disruptive

What is Data Storytelling and How to Master It

Analytics

Digital Marketing Metrics

Marketing

Strategy

Ana Gotter

August 2, 2022

We’re a data-driven agency, so a bunch of metrics compiled into a report is interesting and exciting to us.

We’ve realized, however, that that’s not the case for most of our clients or for most people in general.

Most people see a block of numbers and data and ask one question: So what does it mean? 

Even with impressive statistics like 50% growth or 120%  ROI, numbers are just numbers; analyzing and understanding them can be difficult, and finding them meaningful— even more so.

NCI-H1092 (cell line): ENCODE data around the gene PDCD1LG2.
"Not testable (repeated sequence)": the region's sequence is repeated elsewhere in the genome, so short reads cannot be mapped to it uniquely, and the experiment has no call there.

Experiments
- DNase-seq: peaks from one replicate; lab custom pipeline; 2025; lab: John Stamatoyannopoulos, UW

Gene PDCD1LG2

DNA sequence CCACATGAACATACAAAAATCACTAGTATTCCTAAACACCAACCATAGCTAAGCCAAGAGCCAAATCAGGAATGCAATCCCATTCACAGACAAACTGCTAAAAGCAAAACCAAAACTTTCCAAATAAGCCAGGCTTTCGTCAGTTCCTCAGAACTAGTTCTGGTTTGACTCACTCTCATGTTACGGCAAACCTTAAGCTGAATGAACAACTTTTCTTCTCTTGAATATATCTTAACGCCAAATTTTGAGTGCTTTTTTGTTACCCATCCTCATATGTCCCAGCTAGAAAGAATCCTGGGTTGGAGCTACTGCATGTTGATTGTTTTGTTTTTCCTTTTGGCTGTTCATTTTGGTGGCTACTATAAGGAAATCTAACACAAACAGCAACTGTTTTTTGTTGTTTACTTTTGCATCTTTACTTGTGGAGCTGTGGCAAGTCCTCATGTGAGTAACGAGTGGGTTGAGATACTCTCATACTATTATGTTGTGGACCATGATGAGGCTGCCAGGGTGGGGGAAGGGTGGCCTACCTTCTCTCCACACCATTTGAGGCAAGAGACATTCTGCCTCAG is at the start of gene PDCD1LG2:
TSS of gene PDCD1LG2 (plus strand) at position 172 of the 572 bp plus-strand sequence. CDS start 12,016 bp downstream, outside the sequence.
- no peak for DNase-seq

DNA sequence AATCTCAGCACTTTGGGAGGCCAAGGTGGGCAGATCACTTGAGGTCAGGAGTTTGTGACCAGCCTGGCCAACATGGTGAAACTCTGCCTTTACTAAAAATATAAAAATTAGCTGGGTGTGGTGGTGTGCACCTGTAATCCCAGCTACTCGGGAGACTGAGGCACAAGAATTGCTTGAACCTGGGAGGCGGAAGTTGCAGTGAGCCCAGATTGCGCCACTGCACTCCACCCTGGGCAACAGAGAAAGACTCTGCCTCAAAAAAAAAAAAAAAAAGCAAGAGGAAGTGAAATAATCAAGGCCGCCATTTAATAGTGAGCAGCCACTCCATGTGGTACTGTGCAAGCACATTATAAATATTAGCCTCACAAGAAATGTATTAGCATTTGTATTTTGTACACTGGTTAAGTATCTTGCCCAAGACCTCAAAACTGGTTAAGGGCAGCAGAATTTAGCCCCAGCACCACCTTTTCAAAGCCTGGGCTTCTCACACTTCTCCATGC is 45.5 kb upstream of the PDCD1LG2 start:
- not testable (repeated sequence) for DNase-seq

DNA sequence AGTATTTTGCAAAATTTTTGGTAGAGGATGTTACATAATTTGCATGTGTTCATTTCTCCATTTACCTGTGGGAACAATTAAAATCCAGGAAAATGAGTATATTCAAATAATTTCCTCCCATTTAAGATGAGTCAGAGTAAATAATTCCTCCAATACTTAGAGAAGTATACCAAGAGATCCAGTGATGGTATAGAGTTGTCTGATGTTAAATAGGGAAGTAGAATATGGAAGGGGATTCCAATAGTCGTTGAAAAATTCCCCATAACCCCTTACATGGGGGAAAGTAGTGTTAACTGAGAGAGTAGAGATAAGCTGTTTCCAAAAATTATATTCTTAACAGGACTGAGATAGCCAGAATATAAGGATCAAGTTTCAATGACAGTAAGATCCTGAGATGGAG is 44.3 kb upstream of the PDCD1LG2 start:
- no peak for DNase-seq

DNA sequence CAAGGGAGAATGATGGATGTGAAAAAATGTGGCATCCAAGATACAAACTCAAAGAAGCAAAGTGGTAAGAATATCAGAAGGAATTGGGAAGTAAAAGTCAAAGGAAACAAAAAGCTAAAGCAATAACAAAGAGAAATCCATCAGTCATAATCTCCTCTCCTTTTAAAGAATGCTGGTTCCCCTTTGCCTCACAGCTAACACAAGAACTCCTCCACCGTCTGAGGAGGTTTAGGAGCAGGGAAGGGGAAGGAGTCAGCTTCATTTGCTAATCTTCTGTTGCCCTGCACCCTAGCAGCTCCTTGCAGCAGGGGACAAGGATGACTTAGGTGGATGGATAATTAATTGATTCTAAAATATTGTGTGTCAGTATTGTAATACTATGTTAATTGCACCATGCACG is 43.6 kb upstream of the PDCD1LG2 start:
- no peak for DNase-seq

That’s why data storytelling is so useful in many cases, both for internal and external uses. 

And in this post, we’re going to go over what data storytelling is, why it matters, and how to use it to create rich interpretations of your data that people will remember, understand, and know how to act on. 

What is Data Storytelling? 

Data storytelling is the practice of combining data, a story-based narrative, and potentially visualization to create a single “reporting experience” that will resonate with others. 

Data is the hard numbers and specific metrics. This can include first-party and third-party data, but it often focuses around first-party performance metrics data.

A narrative is what creates the story. You introduce characters (real or fake), set up a conflict and resolution with data, and add the “why” to fill in the blanks. This makes the data interesting, easier to understand, and more emotionally impactful for whoever hears it.